Anyone who has been to Thailand knows what a wonderful country they have ventured into. The Thai are perhaps the most courteous and thoughtful people in the world (and real Thai food is an experience like no other). But from a business perspective, there are also many things about the region to like. For example, they have opened up their nation to the West, inviting foreign direct investment and global sourcing dollars. Now contrast this to Burma and Laos, two neighboring countries, which are essentially closed to the outside business world. About the only other regional competitor to Thailand from a continental South East Asian export perspective is Vietnam, which has also unlocked the doors of its economy to the outside world (despite strong central economic planning and a communist government).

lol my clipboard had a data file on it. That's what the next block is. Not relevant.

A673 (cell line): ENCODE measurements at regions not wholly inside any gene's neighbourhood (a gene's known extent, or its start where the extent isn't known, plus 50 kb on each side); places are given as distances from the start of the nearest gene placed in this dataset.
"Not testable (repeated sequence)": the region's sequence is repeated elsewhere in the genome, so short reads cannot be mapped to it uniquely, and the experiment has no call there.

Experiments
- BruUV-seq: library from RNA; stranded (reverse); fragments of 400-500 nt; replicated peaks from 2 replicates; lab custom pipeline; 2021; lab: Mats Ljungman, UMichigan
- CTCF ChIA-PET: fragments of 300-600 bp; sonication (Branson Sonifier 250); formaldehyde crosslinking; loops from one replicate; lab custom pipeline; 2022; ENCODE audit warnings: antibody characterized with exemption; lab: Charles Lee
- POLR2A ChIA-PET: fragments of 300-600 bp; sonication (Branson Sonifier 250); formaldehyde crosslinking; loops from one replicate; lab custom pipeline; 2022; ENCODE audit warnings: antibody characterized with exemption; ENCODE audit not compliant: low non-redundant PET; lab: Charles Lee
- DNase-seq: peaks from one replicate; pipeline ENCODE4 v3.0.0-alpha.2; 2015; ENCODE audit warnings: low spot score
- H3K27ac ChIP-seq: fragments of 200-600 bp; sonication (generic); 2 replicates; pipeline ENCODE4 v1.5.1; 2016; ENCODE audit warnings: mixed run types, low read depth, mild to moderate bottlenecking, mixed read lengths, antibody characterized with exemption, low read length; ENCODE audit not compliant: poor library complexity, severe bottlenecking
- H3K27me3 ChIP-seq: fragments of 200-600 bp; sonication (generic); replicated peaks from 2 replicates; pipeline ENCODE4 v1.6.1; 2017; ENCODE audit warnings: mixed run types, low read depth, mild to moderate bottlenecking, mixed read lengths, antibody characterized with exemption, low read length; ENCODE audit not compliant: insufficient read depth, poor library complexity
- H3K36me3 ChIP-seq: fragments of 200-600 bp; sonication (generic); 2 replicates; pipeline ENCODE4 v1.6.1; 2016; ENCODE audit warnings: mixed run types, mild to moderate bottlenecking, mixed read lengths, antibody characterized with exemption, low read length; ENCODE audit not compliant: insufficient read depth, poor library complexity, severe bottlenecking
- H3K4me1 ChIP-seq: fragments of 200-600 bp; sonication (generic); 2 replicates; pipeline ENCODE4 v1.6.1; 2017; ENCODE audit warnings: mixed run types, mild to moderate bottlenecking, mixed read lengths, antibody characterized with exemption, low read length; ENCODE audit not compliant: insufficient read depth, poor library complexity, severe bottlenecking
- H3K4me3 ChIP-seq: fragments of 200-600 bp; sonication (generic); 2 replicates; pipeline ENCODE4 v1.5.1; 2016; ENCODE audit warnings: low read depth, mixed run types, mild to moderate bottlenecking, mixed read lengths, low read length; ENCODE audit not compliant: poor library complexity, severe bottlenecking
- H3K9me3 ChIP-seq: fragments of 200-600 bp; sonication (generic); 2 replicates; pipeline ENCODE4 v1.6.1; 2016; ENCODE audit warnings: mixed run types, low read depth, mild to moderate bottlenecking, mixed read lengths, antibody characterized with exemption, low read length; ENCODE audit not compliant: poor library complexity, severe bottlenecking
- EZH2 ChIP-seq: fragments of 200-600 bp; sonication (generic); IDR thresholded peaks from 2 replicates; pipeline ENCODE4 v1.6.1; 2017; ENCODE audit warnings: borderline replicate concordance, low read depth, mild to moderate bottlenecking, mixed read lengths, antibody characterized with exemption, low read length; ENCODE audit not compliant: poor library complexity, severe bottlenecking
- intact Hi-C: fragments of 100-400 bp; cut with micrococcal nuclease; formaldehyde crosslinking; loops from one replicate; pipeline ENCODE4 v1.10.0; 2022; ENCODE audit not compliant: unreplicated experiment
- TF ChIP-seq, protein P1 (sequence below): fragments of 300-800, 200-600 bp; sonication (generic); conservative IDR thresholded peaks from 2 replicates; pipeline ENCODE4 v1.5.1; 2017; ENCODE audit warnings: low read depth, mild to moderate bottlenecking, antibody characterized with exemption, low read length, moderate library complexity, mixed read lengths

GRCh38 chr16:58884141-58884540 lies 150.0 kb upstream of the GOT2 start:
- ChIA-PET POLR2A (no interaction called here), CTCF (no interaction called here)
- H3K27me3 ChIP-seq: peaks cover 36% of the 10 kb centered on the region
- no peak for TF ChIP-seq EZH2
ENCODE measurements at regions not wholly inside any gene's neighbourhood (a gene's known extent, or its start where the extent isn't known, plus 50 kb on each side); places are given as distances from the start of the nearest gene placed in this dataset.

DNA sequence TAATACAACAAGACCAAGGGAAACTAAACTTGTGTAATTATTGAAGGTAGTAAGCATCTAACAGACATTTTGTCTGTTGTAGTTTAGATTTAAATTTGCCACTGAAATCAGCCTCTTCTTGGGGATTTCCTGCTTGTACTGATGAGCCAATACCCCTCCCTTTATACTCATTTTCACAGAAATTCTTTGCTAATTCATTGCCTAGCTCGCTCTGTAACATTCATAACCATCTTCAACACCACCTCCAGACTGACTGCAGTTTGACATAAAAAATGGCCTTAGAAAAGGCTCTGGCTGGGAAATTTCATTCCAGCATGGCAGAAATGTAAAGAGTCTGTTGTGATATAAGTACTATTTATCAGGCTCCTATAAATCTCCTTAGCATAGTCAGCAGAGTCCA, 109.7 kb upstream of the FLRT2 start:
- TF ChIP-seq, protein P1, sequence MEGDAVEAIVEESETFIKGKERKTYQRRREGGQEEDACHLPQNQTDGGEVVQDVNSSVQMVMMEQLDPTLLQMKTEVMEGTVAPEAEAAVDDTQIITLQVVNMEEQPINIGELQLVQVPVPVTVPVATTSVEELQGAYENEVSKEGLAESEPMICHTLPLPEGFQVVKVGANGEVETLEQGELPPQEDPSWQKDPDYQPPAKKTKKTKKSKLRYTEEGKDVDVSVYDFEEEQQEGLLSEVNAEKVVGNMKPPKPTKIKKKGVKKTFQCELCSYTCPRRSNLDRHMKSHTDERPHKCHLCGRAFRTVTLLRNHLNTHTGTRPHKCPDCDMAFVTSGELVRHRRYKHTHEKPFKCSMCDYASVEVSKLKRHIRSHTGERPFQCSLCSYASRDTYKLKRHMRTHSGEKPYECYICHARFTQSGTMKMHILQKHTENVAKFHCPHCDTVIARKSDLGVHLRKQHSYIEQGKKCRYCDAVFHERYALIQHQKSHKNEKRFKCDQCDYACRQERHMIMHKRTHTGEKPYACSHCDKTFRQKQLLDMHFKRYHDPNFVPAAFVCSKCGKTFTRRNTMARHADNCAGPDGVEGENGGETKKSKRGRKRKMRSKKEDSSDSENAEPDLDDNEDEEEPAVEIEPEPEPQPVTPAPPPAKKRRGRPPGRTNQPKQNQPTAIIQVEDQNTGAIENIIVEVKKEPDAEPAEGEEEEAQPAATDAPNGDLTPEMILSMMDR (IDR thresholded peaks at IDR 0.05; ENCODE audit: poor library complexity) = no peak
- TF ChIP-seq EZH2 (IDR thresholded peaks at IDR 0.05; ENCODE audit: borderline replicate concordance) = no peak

Given Thailand's recent economic progress, the successful coup attempt this week is all the more surprising (even though the former billionaire Prime Minister was infamous for his corruption and co-mingling of business and political interests). At this point, no one knows how the coup will impact export production. But as the military is still in charge, the situation could no doubt deteriorate until democratic elections are held in the coming months and years. For companies sourcing from Thailand -- and any developing global economies, for that matter -- the Thai coup should serve as an example of how regional politics can play a critical role in the overall supply risk of doing business globally. We will continue to track the Thai coup on Spend Matters as the story unfolds.